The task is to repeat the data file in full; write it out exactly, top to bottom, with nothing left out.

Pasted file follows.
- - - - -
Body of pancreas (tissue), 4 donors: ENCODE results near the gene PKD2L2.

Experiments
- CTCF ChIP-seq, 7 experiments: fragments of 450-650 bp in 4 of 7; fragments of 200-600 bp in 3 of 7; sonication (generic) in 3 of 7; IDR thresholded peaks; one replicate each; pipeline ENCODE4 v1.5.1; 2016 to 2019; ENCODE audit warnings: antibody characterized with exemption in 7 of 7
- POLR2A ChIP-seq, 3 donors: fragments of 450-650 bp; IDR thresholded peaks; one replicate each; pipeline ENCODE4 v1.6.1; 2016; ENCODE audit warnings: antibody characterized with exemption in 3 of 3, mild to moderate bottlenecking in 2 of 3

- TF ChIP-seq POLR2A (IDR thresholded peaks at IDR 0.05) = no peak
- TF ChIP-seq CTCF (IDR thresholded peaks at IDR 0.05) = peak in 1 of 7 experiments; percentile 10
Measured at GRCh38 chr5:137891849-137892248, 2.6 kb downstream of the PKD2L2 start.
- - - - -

Body of pancreas (tissue), 4 donors: ENCODE results near the gene PKD2L2.

Experiments
- CTCF ChIP-seq, 7 experiments: fragments of 450-650 bp in 4 of 7; fragments of 200-600 bp in 3 of 7; sonication (generic) in 3 of 7; IDR thresholded peaks; one replicate each; pipeline ENCODE4 v1.5.1; 2016 to 2019; ENCODE audit warnings: antibody characterized with exemption in 7 of 7
- POLR2A ChIP-seq, 3 donors: fragments of 450-650 bp; IDR thresholded peaks; one replicate each; pipeline ENCODE4 v1.6.1; 2016; ENCODE audit warnings: antibody characterized with exemption in 3 of 3, mild to moderate bottlenecking in 2 of 3

- TF ChIP-seq POLR2A (IDR thresholded peaks at IDR 0.05) = no peak
- TF ChIP-seq CTCF (IDR thresholded peaks at IDR 0.05) = peak in 1 of 7 experiments; percentile 10
Measured at GRCh38 chr5:137891849-137892248, 2.6 kb downstream of the PKD2L2 start.